Sarah Flake, Decatur Cooperative Ministry: Last year we didn't use stories in our campaigns, instead we focused a lot on statistics – and they weren't necessarily happy statistics. That kind of brought people down. However, I did chat with a bunch of the kids in our emergency shelter late on #GivingTuesday, and – after I got permission from their parents – used their stories in our thank-yous. That was a huge deal to donors. This year we're going to focus on stories and statistics of our impact.
Monica Oliveira, Tommy Nobis Center: I'm a believer in the power of video. Last year we had a video testimonial from one of our program participants to kick off the morning – someone who is actually employed by the Tommy Nobis Center. It was by far the highest performing post of last year.
Susan Bonds McCullough, Dress For Success: I start each board meeting with an "inspiration minute" to share something from our work that's really touched me, or one of our volunteers or staff members. They use snippets of those stories in their Instagram posts and emails.
Nancy Gaddy, New American Pathways: We used a statistic – "Did you know that one in three seniors suffers from food insecurity?" – along with a tiny bit of verbiage about how donations are being used to address it, and a very powerful photo. I can't tell you how many of the exact same emails I get starting mid-October. The difference is the photographs and visuals you use.
Shelton: We do a before-and-after, side-by-side photograph. The animal in a cage suffering at Animal Control, and then coming to Furkids where they're nurtured and loved. If you can show the impact, that's going to resonate with your donors.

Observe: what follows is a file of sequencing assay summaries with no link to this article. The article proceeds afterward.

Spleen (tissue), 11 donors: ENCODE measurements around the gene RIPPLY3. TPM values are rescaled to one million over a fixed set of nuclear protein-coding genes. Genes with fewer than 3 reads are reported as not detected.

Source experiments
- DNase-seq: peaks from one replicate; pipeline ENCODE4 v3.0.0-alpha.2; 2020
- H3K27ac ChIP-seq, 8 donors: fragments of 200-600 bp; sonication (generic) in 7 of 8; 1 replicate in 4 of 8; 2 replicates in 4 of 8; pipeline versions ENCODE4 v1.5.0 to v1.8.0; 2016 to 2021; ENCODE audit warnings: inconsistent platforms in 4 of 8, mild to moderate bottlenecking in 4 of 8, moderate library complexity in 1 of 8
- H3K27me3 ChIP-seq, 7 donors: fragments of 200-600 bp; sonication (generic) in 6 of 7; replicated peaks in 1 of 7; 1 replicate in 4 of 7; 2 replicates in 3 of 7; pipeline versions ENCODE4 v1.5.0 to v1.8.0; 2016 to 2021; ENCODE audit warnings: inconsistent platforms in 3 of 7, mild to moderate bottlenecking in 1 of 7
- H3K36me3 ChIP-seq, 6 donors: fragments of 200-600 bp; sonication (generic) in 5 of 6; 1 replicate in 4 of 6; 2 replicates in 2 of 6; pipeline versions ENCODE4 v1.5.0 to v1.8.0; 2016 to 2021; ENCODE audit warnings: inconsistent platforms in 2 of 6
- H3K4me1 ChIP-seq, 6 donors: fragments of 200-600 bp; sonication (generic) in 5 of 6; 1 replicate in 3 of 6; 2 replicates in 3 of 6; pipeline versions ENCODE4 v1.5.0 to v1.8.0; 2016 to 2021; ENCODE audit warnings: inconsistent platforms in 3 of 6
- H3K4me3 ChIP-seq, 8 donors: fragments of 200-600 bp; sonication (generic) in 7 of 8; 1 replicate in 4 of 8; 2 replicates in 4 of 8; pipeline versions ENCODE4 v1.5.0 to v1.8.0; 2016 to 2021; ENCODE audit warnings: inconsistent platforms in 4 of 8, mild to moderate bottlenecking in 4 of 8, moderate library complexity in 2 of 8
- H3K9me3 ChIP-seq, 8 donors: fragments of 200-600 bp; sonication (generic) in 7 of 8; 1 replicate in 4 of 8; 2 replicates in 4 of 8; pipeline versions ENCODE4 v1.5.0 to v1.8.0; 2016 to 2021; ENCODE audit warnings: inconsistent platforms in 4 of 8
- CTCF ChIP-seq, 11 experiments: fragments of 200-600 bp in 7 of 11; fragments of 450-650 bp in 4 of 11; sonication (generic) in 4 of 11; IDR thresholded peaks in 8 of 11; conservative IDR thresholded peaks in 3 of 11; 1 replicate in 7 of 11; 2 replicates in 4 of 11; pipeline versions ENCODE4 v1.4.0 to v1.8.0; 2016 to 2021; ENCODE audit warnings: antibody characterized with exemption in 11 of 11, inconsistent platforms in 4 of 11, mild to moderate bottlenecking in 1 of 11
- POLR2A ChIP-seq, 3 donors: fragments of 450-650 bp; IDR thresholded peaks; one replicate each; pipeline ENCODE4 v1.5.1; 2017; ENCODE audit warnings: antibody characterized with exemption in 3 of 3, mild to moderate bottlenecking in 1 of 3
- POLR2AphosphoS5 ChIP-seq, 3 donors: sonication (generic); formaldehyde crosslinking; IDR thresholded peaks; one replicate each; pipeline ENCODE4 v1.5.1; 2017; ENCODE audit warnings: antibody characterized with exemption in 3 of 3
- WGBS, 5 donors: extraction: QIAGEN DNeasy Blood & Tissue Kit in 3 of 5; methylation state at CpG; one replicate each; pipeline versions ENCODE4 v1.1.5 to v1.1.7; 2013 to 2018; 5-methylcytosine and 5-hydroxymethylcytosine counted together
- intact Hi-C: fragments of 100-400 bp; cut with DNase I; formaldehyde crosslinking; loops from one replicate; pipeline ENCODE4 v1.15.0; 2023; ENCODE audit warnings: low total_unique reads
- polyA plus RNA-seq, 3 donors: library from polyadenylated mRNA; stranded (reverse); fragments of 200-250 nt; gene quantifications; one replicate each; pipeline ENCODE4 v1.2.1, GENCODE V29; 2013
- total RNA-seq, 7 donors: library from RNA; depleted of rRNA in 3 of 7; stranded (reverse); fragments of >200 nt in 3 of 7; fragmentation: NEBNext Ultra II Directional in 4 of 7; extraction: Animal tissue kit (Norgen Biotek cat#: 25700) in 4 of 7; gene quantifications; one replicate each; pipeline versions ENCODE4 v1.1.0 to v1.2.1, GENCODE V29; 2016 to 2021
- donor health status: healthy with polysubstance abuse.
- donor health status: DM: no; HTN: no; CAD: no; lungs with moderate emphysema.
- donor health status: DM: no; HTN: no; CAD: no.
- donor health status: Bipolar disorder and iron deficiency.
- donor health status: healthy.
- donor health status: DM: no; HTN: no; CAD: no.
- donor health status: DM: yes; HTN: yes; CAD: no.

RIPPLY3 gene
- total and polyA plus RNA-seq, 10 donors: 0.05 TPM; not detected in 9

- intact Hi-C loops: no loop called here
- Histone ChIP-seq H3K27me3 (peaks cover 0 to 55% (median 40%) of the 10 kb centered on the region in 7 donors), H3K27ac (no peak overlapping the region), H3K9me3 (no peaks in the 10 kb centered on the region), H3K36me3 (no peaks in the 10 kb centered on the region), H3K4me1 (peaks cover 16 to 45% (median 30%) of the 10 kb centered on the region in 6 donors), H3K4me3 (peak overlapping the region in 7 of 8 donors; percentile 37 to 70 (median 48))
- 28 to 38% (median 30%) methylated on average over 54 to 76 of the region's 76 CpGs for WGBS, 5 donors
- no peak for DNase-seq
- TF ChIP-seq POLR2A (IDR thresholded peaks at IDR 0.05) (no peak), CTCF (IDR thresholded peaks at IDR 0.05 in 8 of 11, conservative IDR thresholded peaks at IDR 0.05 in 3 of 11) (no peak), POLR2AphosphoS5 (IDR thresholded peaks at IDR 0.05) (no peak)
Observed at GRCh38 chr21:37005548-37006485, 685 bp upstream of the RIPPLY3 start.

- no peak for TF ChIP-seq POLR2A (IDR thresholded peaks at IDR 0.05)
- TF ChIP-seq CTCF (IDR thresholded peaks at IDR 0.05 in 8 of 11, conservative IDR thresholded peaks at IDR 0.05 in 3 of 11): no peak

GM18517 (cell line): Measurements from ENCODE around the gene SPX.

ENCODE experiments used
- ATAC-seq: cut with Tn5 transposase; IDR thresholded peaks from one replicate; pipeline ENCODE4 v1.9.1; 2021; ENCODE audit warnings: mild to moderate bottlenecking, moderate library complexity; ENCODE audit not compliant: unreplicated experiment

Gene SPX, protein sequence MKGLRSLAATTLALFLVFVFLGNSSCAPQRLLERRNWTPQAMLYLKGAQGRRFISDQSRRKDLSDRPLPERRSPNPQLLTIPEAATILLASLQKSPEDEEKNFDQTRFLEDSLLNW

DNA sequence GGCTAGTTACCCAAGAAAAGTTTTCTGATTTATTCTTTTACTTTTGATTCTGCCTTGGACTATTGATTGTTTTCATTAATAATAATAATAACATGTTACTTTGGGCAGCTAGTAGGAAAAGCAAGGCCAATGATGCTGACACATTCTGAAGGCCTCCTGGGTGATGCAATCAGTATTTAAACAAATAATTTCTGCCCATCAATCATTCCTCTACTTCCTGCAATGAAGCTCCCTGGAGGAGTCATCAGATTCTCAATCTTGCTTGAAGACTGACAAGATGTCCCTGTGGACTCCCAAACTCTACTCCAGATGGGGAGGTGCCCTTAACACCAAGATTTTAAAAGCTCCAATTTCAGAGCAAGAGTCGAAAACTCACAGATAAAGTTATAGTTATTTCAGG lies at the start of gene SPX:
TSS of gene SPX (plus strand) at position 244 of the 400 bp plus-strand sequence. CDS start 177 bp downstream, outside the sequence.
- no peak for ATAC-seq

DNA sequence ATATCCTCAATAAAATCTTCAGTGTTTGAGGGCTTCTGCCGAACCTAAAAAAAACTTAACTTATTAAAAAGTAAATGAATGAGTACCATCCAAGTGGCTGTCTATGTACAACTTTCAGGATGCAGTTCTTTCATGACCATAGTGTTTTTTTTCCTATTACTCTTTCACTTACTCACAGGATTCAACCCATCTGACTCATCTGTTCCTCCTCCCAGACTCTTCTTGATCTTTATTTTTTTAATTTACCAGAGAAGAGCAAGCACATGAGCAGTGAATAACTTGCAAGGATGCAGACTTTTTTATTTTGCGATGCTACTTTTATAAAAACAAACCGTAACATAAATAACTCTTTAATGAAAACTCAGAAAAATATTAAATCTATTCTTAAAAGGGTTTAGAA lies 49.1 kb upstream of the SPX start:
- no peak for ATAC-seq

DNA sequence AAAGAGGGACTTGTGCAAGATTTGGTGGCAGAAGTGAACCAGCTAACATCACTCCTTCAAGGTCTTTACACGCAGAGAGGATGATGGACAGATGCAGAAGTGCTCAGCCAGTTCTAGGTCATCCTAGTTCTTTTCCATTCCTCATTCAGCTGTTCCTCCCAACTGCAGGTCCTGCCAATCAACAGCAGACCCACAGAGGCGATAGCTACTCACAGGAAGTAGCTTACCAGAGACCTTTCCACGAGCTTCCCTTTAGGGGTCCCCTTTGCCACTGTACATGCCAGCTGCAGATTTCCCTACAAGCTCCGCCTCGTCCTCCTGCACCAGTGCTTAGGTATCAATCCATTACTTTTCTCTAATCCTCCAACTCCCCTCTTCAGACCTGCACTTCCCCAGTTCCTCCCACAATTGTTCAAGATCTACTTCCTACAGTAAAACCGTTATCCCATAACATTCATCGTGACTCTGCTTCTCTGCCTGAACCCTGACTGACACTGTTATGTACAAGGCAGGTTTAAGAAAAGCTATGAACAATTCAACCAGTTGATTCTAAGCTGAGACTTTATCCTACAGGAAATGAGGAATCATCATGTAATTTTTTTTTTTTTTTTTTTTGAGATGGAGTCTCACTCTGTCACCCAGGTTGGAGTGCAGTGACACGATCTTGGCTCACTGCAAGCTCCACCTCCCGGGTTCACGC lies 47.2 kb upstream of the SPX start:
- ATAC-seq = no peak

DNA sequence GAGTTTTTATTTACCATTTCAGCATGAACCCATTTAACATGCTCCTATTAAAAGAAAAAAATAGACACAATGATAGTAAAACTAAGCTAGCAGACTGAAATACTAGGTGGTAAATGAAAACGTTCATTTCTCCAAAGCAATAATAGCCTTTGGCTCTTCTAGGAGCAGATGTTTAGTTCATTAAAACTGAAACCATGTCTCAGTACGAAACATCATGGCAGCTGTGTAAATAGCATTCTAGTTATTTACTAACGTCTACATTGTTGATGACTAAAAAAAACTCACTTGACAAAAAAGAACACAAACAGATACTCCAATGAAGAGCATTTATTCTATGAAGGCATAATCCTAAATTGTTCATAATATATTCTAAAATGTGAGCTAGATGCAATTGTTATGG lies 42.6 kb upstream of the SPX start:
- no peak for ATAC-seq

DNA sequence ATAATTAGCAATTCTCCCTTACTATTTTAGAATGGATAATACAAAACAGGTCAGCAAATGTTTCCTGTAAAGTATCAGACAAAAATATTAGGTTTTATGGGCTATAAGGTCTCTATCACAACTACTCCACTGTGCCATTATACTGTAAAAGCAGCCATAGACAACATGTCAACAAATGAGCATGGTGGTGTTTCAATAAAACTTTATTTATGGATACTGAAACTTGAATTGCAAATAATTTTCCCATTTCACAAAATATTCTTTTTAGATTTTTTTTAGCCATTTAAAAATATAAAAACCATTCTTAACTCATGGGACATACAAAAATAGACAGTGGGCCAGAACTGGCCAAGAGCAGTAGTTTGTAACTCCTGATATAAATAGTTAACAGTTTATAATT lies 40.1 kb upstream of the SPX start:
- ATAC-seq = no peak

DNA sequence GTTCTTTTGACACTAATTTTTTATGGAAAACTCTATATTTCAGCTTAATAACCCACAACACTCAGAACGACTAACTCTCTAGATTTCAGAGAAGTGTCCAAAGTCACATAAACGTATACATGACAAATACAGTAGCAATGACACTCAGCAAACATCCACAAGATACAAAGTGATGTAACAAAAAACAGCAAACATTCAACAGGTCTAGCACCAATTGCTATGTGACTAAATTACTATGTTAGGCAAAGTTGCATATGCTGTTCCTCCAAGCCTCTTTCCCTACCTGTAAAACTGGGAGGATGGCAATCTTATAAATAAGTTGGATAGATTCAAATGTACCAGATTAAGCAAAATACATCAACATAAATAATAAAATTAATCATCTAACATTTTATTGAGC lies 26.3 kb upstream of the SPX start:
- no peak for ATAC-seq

Flake: If you haven't heard of Unsplash, that's where you can get access to thousands of photos for free. A lot of times I get a really effective picture there, and use [free design software] Canva to add our logo and a little bit of text. That comprised probably 100 percent of what we sent out last year.
Freeman: Follow other nonprofits on Instagram and Facebook. You're going to see all these #GivingTuesday and GAgives campaigns there. I've stolen ideas from so many people. We're all doing good work – learn from others and share!
Holding an event
Shelton: We have had our Paws for Cocktail parties on two GAgives days in the past, and that was really successful for us. Even throwing something small works: Bring people together people and set up your giving station there.